- Historical event:
- 8 April 1271
- The famous castle Krak des Chevaliers was the strongest Crusader fortress in the Middle East. It was owned by the powerful Knights Hospitallers, but on this day it fell into the hands of the Egyptian Sultan Baibars.
On this day in the year 1271, the forces of Sultan Baibars captured the largest Crusader fortress in the Middle East – the famous Krak des Chevaliers. This huge castle was owned by Order of Saint John, also known under the name Hospitallers (they still exist today as the Knights of Malta).
The Krak des Chevaliers was built about 100 years earlier, at a time when Jerusalem was still in possession of the Christians. The castle is located on the territory of today’s Syria, not far from the northern Lebanese border. It is a mountainous area located about 35 kilometers from the coast of the Mediterranean Sea.
How did Sultan Baibars manage to seize the strongest Crusader fortress? Namely, Baibars was the powerful ruler of Egypt, and he also ruled Syria as well as a substantial part of Arabia, Libya and the Holy Land.
Baibars was of an unusual origin for an Egyptian ruler. To be more precise, he was born in Crimea and was a Turkic Cuman or Kipchak. It is interesting that he was blond and fair-skinned, and allegedly had bluish eyes. He was brought to Egypt as a slave and then became a soldier (at that time in the Muslim world, it was common to take soldiers of foreign origin).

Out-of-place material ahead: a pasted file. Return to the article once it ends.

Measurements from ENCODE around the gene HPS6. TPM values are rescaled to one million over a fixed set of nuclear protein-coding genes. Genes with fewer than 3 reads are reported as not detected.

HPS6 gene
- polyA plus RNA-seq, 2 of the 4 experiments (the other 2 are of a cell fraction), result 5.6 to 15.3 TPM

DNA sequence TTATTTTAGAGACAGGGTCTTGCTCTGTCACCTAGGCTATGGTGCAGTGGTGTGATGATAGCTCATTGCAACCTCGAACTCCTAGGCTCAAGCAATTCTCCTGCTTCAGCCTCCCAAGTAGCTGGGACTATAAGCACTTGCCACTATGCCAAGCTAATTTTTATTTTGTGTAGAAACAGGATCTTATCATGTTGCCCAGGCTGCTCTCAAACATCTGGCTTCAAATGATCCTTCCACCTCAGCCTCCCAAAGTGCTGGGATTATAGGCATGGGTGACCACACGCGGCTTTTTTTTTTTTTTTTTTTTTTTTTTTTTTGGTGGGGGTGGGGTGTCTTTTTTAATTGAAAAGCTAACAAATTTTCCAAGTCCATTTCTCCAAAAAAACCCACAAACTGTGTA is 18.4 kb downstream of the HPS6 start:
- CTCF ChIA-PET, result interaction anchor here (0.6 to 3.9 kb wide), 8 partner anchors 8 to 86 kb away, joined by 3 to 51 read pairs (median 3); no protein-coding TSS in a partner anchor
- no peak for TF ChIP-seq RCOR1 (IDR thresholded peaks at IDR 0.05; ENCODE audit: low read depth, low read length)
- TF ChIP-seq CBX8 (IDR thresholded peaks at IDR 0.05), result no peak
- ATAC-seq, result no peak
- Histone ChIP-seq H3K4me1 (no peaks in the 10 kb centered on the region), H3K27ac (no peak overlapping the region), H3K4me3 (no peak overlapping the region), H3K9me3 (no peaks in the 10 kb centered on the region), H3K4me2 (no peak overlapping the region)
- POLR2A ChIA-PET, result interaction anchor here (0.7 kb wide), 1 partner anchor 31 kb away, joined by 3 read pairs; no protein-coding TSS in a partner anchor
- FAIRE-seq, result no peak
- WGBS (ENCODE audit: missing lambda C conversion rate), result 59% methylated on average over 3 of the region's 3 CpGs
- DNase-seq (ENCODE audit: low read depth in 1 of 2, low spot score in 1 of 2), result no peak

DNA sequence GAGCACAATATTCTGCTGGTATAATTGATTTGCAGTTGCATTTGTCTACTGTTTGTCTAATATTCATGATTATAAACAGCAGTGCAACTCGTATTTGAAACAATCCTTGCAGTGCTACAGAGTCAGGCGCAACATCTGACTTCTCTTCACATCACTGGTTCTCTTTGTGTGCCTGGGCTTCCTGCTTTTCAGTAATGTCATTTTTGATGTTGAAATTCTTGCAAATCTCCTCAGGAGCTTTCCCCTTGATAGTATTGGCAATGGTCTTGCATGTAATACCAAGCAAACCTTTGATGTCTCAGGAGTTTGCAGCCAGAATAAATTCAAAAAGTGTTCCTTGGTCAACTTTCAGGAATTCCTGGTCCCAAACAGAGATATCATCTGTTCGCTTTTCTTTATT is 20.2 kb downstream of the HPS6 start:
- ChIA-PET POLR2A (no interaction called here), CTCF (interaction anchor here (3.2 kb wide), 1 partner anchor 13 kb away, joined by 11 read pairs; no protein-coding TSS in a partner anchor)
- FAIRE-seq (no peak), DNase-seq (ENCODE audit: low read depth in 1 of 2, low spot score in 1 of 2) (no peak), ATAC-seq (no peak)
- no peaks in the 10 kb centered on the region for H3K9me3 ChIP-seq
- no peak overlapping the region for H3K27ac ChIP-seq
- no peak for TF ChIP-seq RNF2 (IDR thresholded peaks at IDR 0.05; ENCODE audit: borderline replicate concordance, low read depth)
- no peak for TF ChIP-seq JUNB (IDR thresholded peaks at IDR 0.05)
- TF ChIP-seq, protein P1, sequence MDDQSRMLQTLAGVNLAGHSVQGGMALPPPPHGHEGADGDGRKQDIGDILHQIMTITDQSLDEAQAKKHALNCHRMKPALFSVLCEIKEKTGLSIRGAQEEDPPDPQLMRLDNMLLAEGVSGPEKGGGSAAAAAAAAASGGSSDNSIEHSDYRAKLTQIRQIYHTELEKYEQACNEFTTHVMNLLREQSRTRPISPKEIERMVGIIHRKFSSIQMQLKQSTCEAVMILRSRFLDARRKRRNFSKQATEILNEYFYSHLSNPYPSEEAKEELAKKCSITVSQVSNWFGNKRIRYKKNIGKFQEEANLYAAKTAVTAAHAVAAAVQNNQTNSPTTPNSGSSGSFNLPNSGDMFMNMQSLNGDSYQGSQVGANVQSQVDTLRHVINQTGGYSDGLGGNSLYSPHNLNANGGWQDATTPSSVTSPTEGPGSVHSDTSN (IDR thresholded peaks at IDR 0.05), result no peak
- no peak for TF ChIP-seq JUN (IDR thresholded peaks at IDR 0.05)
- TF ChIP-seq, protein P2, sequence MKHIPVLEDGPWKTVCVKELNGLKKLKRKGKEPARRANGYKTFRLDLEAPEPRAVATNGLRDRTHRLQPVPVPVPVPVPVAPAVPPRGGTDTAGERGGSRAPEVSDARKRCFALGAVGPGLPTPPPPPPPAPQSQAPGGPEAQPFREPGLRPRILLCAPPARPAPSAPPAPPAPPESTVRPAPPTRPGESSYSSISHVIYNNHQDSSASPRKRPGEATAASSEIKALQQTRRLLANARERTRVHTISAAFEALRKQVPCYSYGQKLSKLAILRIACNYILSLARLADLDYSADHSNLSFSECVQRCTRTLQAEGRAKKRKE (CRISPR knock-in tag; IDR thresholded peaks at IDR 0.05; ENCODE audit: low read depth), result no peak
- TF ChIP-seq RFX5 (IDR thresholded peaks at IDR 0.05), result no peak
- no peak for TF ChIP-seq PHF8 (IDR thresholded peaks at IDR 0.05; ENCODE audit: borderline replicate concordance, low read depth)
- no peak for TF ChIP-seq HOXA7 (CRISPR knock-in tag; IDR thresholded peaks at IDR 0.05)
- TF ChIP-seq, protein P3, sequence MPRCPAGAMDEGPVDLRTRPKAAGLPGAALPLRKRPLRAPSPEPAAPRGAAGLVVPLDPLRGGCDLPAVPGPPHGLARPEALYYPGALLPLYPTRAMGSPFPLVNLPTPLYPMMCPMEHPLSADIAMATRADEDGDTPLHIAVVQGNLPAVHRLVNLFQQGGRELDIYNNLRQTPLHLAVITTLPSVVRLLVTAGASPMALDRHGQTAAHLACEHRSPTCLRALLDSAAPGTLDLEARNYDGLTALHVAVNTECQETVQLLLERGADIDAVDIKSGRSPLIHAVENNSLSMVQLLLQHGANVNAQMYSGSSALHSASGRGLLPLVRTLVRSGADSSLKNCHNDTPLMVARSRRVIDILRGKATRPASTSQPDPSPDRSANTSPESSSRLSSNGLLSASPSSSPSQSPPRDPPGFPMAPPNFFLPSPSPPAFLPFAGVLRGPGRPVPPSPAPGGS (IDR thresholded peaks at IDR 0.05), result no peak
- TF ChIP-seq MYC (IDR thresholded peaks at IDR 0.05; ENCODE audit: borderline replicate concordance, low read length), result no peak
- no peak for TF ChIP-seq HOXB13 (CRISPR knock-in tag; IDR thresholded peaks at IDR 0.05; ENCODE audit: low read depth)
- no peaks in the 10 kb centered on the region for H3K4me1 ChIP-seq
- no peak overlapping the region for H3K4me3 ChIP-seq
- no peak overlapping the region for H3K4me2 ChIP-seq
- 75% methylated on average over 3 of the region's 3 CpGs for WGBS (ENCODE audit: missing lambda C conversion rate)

From a successful military leader he managed to become the Sultan of Egypt. The power of his army is best illustrated by the fact that they managed to defeat an army of Mongols (Tartars) in the famous Battle of Ain Jalut. It was actually the first time that the Mongol invasion was permanently stopped in some part of the world, so this battle is considered one of the biggest turning points in world history.
Sultan Baibars came at the Krak des Chevaliers with a considerable army, and immediately ordered the construction of the so-called “mangonels” – siege engines similar to catapults. These machines were used to throw projectiles at the castle’s walls.
In total, the siege lasted for about 36 days, and the besiegers managed to break through one defensive wallat a time, until they reached the inner part of the castle. Finally, the Muslims used deception. They conveyed a forged letter to defenders in which the Grand Master of the Knights Hospitaller reportedly gives them permission to surrender.
Indeed, the defenders surrendered and Baibars apparently spared their lives. The Christian chapel inside the castle was converted into a mosque.